Ms Ho Ching, Chief Executive Officer of Temasek Holdings and wife of Singapore Prime Minister Lee Hsien Loong posted a Facebook video, showing a couple of free-roaming chickens around a bush.

Ms Ho wrote in her video,

“A friend in AVA tells me that there are still families of jungle fowl in the Sin Ming Ave and Sin Ming Road areas.
Visited both to see for myself, and was very happy to have found them in both places
Video below is a family behind a coffee shop in the Sin Ming Road in peaceful co-existence with friendly homo sapiens.”

Her comments come as being peculiar, given that Agri-Food & Veterinary Authority of Singapore (AVA) culled 20 over chickens during the first few days of the Rooster Lunar New Year, around Thomson View and Blocks 452 to 454 Sin Ming Avenue.
While it indirectly implied to local media that the chickens were killed after it received 20 complaints from residents about them last year, most of them related to noise. It then changed its story after incurring the wrath of members of public, by stating that it is AVA’s responsibility to keep Singapore free from associated animal plant diseases that pose a threat to public health.
Read: Really? AVA states bird-flu prevention as a reason for culling of “chickens” at Sin Ming Ave
What Ms Ho’s video dispute is not the reason of why the chickens were culled in the first place but AVA’s initial indirect claim that the culled chickens at Sin Ming Ave were domesticated chickens.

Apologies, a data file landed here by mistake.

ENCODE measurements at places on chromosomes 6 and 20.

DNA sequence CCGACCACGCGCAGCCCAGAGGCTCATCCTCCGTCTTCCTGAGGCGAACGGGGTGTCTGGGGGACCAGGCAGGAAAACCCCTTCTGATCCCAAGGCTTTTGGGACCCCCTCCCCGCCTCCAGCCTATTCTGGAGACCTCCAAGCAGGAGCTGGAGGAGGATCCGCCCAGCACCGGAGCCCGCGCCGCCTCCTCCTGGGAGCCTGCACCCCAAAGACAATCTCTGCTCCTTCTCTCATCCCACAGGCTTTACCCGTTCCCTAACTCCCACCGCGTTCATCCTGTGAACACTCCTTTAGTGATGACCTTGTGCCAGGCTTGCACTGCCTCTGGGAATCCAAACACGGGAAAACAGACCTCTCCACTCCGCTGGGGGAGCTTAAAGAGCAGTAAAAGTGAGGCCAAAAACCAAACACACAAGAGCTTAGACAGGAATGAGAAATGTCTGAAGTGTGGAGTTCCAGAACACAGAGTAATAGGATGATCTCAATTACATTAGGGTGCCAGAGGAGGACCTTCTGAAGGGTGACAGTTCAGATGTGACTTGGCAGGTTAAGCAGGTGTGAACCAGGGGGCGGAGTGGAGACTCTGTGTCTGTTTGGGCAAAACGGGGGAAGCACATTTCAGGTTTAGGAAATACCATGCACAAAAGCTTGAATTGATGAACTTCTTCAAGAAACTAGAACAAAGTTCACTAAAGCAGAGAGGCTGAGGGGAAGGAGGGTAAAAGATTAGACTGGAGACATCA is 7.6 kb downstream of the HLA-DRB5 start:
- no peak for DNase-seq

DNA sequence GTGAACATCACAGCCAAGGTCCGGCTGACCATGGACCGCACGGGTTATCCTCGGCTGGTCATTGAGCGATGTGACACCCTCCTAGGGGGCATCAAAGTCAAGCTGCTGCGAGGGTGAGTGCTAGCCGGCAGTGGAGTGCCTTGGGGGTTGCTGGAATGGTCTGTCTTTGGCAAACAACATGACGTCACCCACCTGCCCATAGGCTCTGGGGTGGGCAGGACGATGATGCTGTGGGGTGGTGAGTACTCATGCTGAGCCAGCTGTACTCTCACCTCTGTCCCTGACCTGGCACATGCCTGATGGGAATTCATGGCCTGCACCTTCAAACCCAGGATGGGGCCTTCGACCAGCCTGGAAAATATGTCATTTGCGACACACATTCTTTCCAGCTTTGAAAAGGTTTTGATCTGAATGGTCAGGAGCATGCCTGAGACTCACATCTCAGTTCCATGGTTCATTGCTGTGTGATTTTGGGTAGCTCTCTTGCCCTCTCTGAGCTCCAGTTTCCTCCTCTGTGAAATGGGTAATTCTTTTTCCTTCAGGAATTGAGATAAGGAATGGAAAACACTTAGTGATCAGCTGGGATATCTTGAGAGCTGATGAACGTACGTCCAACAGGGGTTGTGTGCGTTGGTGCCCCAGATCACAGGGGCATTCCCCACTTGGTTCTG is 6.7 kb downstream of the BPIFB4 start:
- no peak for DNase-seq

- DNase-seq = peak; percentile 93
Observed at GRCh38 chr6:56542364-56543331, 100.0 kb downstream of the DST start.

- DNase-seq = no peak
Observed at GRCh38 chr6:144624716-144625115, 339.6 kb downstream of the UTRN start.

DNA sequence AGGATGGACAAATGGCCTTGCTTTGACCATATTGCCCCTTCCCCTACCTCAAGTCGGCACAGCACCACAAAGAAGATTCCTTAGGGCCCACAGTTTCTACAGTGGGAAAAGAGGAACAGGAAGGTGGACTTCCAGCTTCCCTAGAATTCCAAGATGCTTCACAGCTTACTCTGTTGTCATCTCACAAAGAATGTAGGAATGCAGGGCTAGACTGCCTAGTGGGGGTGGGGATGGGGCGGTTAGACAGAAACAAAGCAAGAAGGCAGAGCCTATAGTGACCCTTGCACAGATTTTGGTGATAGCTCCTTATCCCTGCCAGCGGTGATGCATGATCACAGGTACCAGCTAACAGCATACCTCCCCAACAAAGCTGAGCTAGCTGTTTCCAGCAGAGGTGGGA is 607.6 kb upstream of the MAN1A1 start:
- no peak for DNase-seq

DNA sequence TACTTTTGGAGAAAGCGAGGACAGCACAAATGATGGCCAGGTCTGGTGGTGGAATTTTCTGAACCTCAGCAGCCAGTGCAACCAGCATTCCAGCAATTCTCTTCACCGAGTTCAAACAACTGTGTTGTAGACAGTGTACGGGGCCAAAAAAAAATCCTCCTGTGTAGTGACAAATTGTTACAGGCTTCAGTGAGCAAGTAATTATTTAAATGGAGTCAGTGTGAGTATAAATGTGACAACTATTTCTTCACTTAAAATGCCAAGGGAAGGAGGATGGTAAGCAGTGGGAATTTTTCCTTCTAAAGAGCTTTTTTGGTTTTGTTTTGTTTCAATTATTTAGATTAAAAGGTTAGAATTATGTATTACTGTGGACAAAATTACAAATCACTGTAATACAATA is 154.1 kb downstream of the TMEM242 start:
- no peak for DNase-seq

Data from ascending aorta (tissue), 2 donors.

AVA said to TODAY that the free-ranging chickens that are sometimes seen on mainland Singapore are not red junglefowl though some may resemble them, alluding to readers that the chickens were normal chickens that they dine on.
Straits Times went further with a Facebook video, showing domesticated chickens as its featured image for the Sin Ming Ave chickens and repeating what AVA had said.

Read: Nation-building Straits Times comes to the defence of AVA with misrepresenting photo of Sin Ming Ave chickens

The Red junglefowl is listed as ‘Endangered’ in the Red List of threatened animals of Singapore.
In a quote featured by Straits Times on 2 Feb, National Parks (NParks) said that the domesticated chicken and red junglefowl has a number of distinct traits. It noted that the purebred red junglefowl have grey legs, whereas chickens mostly have yellow legs. While chickens sport red combs, female junglefowl do not. Red junglefowl, unlike chickens, can fly and are also quieter.
Their calls are high-pitched and truncated, whereas roosters – male chickens – have a recognisable call that is louder and longer.
If one were to view Ms Ho’s video, one might come to a conclusion about what AVA and Mainstream Media have been alluding to readers about the species of the culled chickens, may be described as the new media term, “alternative facts”.

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